Hebron - Starting Tuesday morning, Hebron's main street, Ein Sara, was intermittently closed. The traffic jams piled up to an unbearable level. Hundreds of people congregated at the entrance of the Al-Hussein School, waiting for the turn to go in.
It was an election day. Across from the school, booths were set up in support of candidates and party lists. Trucks plastered with ads for the leading lists traveled back and forth and above the street, dozens of banners with photos of the top candidates were hung.
It was a real festival of democracy. Hard to believe that the elections were for Hebron's chamber of commerce.
Two passers-by, Nidal and Fahed al-Qawasmeh, were engrossed in a discussion of the election results. "Hebron is the Palestinian economic capital," explained Nidal. "That's why the big to-do is here. It's a city of merchants and we want an improvement in the way commerce is run, we want more jobs and of course, closer economic ties to Israel."
When asked about the candidates' political affiliation, Fatah or Hamas, they immediately corrected the error. "After 20 years, there are elections for the chamber of commerce," Fahed said, "and it has nothing to do with Hamas or Fatah. This is the first time there are elections of this kind."
Surprisingly, they claim that even clan affiliation is irrelevant here. Candidates from all the big clans can be found on all the lists.
"We want new industrial areas, a fight against unemployment. We also expect Israel to ease more restrictions and enable us to build factories."
A moment before parting, they added their candidate is an independent, "Muhi a-Din a-Sayad. A-Nimr is his nickname. He is an independent candidate who tries to obtain Israeli transit permits for merchants."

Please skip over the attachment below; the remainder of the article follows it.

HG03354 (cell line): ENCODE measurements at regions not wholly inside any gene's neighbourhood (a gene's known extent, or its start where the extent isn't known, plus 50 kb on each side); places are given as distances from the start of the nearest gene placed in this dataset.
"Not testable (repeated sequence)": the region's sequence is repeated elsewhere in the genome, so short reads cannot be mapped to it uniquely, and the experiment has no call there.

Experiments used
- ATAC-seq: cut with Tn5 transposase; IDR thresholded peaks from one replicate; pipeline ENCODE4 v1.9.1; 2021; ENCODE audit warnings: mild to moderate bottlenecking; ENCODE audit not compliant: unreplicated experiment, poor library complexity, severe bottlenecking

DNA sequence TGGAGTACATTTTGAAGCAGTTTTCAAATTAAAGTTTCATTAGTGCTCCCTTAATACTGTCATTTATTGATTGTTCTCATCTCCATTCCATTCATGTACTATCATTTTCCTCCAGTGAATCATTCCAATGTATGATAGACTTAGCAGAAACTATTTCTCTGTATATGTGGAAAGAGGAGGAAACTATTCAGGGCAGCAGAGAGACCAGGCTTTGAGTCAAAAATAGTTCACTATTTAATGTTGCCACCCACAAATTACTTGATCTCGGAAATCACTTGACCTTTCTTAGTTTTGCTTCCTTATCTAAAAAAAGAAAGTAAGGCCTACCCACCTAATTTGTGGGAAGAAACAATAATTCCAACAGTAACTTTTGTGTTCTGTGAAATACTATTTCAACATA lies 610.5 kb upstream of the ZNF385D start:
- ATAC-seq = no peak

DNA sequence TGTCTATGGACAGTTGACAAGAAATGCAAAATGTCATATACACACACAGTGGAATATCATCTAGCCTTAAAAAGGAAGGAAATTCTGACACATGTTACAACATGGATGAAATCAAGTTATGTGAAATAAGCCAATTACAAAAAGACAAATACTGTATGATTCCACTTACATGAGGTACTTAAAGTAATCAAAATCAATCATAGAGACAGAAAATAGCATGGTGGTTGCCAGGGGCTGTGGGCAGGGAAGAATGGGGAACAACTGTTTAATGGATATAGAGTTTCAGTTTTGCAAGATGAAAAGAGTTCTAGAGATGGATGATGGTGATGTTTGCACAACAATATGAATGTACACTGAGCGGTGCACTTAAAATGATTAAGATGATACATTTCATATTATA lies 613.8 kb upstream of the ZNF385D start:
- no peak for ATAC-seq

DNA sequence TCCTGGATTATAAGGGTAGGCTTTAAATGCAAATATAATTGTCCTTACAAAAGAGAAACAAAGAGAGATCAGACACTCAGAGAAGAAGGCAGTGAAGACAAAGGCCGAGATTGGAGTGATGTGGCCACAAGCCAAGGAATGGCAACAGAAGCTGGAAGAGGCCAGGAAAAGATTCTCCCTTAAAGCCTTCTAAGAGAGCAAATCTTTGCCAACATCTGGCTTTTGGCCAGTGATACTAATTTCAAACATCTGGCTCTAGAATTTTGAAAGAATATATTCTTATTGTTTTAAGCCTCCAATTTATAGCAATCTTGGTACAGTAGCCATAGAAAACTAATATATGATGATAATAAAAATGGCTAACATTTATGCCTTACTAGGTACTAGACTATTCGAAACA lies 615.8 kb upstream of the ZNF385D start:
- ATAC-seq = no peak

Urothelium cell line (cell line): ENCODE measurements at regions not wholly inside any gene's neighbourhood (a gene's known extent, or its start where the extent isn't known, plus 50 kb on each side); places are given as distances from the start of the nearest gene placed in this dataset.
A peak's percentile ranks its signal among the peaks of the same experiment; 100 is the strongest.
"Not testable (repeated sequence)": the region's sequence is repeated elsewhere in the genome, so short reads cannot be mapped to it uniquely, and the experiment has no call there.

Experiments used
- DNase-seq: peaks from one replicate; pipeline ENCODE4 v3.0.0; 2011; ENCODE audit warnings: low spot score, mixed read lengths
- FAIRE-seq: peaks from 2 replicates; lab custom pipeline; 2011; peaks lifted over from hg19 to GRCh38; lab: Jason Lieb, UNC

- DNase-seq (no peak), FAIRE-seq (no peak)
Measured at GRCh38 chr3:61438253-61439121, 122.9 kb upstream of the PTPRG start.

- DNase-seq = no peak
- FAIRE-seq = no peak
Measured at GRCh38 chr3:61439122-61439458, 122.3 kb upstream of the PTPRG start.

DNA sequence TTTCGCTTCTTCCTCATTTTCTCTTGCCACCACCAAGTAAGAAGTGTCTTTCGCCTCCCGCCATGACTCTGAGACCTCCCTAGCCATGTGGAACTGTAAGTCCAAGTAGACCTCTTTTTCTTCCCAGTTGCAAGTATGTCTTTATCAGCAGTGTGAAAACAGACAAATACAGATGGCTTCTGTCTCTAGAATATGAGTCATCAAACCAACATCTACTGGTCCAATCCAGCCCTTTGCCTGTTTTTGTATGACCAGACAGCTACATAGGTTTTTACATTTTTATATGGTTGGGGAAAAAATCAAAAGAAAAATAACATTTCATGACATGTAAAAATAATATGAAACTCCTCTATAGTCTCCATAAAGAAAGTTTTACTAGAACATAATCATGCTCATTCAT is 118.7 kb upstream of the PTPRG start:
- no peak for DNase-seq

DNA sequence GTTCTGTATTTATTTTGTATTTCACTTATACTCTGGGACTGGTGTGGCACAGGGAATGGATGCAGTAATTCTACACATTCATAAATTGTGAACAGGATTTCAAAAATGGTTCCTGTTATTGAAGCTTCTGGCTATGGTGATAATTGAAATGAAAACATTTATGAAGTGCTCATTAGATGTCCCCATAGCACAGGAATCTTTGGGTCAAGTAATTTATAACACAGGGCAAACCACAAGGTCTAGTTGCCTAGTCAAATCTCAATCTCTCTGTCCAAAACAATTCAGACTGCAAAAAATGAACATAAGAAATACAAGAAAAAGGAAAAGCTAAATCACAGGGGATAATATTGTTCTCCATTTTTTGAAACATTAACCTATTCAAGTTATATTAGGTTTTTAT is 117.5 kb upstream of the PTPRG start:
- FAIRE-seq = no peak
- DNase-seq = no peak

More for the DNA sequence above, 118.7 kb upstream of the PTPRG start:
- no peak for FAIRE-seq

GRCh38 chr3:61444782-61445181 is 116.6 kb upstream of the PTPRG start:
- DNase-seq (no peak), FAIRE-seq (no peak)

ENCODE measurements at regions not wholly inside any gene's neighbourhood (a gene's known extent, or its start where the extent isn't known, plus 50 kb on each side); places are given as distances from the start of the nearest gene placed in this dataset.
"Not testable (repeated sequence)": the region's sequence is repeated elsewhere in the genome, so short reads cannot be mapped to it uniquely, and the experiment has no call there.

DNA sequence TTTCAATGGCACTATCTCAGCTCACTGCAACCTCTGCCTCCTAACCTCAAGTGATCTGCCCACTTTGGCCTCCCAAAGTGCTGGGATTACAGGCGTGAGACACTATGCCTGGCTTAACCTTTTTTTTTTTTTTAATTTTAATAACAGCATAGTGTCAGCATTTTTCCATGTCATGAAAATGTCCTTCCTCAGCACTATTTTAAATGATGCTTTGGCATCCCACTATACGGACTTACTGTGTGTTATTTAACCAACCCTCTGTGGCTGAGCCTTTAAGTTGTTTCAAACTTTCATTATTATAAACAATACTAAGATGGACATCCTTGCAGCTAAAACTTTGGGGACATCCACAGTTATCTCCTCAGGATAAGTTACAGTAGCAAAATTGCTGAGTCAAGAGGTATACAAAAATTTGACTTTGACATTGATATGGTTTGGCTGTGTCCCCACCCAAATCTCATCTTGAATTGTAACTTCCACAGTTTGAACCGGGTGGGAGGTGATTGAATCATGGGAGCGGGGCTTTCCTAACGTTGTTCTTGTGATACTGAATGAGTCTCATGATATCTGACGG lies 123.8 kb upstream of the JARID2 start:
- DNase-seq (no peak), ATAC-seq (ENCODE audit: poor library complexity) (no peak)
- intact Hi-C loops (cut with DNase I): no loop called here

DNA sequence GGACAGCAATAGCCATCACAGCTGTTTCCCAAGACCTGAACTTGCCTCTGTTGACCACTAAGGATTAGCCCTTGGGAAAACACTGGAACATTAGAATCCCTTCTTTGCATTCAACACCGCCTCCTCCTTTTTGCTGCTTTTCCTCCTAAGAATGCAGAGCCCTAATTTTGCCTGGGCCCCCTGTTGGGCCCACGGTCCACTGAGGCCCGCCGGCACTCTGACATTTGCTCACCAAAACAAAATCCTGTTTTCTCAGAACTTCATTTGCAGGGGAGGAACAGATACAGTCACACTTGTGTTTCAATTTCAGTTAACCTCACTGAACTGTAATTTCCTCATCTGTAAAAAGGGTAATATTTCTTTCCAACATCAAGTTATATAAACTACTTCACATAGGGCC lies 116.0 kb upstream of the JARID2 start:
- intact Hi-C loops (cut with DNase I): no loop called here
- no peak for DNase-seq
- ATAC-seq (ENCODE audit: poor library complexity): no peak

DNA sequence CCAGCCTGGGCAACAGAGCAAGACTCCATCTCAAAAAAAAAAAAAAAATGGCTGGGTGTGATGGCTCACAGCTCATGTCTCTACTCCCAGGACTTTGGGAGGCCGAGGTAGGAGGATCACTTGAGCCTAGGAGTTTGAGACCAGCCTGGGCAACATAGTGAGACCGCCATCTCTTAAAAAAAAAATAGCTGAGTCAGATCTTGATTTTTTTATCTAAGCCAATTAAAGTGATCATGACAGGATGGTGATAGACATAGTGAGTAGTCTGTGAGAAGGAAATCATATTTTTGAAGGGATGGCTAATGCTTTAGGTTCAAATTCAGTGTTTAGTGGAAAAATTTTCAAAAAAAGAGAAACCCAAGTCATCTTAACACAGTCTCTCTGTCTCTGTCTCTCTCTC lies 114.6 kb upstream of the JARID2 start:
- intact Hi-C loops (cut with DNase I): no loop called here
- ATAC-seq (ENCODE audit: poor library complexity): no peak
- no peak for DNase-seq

Population wise, Hebron is the largest city in the West Bank, with nearly half a million Palestinians in the city and its environs according to the Palestinian Authority.
Ahmed al-Qawasmeh, an independent candidate whose campaign posters are everywhere, was sitting in one of the support booths opposite the school where the ballot boxes were concentrated.
He said immediate efforts should be undertaken to overcome the high unemployment prevalent in the area.
"The unemployment rate is 35 percent. The situation here is not easy," he said. Greeting visitors with a hug and a kiss, he did not seem pleased about what happened in the city surrounding the elections.
"There was exaggeration in the campaigns," he said, calling over his campaign manager to be present during the interview. "The Palestinian economy is in retreat. When there is a freeze in the diplomatic process, the situation regresses."
He rejected the idea that the city's dire situation is the fault of Israeli settlers.
"This has no connection to the settlers," he said. "The issue here is solely of economics and trade. We want to resolve the problems involved in gaining access to ports in Israel. We want to move beyond imports that are unrestrained and bring in cheap products from the east for a low cost and of much poorer quality than what we can offer." He also expressed hope for greater ties with Israel.